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Russia censures US for planning to withdraw from Open Skies Treaty

Russia says a planned move by the United States to withdraw from a major international treaty on unarmed surveillance flights would undermine global security.

Russian Deputy Foreign Minister Sergei Ryabkov said on Friday that Washington had provided no concrete evidence proving its claims that Moscow had violated the terms of the Open Skies Treaty, a pact which gives its 35 member states the right to unarmed overflights.

However, Ryabkov regretted the planned US withdrawal from the treaty, saying it would undermine international security.

Other members to the 35-nation pact also regretted a Thursday announcement by the US government on the issue, which showed the administration of President Donald Trump is intent on withdrawing over alleged Russian violations.

A joint statement by France, Germany, Belgium, Spain, Finland, Italy, Luxemburg, the Netherlands, the Czech Republic and Sweden issued on Friday described the decision as regrettable, saying, however, that they would remain committed to the key treaty.

The statement reiterated that the treaty remained “functional and useful” despite the withdrawal plan, which is expected to go into effect within the next six months.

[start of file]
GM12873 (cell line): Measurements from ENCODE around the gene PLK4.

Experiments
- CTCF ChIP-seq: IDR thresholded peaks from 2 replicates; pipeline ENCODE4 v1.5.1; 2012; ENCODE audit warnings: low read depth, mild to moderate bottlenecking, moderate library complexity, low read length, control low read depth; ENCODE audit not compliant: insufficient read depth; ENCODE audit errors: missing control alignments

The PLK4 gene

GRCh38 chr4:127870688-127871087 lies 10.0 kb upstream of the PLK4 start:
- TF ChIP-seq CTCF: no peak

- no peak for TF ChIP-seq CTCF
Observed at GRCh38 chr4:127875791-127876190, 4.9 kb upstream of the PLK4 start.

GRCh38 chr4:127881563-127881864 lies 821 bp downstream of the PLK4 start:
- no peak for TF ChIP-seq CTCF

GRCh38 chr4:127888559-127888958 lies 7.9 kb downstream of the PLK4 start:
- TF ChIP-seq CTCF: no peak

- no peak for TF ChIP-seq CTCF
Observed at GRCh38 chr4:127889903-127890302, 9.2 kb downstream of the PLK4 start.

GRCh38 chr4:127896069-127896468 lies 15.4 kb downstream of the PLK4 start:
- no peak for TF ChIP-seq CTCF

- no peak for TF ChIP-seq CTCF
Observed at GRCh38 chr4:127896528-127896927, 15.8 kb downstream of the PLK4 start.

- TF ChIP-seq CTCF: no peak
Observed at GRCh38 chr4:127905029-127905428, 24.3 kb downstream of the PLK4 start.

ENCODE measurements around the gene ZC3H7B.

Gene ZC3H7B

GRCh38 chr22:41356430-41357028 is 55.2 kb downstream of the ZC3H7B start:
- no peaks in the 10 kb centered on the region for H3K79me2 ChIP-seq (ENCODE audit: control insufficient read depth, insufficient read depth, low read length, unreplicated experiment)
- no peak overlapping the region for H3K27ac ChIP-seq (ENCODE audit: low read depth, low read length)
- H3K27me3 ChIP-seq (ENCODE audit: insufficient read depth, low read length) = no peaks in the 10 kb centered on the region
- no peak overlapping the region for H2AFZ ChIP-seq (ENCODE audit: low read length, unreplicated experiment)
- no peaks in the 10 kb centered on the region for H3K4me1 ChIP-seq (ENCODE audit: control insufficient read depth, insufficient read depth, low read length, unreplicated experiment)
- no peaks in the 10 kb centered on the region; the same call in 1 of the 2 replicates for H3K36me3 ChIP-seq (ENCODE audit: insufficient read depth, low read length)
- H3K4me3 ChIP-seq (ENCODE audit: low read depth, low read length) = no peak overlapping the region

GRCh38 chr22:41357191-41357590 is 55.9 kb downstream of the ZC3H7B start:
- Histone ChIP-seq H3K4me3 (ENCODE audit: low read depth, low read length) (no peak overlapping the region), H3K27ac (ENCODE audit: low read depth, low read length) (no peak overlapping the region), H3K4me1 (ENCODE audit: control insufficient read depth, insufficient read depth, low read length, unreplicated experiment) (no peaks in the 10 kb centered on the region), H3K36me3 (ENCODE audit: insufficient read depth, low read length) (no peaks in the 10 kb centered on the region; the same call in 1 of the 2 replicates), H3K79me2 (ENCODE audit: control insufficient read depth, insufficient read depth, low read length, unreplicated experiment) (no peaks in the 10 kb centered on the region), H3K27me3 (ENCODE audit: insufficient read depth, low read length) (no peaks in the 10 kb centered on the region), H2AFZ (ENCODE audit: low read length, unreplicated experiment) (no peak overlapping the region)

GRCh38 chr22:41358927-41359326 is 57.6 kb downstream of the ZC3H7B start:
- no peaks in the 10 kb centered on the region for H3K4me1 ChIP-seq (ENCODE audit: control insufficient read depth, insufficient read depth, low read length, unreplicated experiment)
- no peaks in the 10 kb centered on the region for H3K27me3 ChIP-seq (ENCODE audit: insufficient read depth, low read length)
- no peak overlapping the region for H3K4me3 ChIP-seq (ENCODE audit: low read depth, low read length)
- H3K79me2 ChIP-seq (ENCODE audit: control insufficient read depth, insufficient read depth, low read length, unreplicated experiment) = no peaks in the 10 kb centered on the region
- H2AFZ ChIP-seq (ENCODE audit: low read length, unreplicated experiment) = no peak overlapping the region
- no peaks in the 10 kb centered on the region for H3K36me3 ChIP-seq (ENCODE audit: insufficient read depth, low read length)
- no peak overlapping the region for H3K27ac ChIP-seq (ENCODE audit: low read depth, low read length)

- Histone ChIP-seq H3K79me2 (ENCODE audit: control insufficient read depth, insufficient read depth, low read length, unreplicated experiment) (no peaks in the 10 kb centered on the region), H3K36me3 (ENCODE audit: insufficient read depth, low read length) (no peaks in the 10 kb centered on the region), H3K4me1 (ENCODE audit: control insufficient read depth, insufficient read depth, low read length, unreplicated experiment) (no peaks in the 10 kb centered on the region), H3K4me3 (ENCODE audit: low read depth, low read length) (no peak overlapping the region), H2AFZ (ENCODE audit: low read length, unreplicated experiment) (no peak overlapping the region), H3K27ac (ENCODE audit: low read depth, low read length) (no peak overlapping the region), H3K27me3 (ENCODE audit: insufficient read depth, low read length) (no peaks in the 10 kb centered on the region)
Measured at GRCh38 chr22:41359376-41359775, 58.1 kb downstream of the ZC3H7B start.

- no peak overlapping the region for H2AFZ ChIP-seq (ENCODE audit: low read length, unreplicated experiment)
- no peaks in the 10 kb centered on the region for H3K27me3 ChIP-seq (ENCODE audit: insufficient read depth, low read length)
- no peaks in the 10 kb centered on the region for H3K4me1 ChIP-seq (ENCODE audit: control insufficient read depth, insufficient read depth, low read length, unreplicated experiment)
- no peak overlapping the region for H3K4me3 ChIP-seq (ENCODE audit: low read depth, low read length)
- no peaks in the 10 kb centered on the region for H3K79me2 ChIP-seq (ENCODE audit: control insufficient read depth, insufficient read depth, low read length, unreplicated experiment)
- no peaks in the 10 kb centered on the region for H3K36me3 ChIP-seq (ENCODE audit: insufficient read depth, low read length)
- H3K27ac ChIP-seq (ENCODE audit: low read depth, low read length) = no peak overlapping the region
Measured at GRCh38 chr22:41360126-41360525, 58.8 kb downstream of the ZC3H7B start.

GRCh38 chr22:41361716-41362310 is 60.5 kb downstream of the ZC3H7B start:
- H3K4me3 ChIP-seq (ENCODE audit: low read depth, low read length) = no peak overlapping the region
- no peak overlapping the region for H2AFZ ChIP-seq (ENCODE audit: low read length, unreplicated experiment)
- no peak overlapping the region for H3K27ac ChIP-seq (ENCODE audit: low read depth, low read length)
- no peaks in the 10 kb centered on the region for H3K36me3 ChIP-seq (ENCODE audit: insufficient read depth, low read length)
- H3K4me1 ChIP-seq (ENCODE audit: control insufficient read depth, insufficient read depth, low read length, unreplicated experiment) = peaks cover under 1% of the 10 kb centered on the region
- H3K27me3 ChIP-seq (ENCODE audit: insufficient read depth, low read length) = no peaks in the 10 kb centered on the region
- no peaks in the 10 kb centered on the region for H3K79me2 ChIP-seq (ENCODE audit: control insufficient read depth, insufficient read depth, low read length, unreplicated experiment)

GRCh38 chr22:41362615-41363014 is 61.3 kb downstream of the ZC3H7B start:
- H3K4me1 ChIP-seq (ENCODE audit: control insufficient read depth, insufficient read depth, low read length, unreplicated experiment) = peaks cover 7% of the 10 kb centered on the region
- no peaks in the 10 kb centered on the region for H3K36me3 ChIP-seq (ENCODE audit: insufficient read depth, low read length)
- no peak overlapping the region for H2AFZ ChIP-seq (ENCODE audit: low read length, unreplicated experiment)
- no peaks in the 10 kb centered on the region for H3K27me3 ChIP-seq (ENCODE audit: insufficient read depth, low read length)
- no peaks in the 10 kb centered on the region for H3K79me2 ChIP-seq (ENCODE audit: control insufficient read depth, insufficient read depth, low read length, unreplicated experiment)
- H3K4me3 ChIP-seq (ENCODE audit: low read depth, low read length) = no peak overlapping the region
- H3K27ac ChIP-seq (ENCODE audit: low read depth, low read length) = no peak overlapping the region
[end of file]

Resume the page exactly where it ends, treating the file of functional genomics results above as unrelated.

NATO, an alliance which includes many European countries, said it would discuss the future of the Open Skies Treaty after the United States, the dominant power in the alliance, announced it is planning to withdraw.

“Allies continue to consult closely on the future of the treaty and the North Atlantic Council will meet today to discuss the issue,” said a NATO official while raising concerns about Russia’s selective way of implementing the treaty.

The US announcement comes against the backdrop of similar moves by the Trump administration to pull out of major international agreements since he came to office in early 2017.

Many fear Trump’s move on the Open Skies would lead to a halt to the 2010 New START accord, a deal which imposes limits on the number of deployments by the US and Russia for strategic nuclear arms.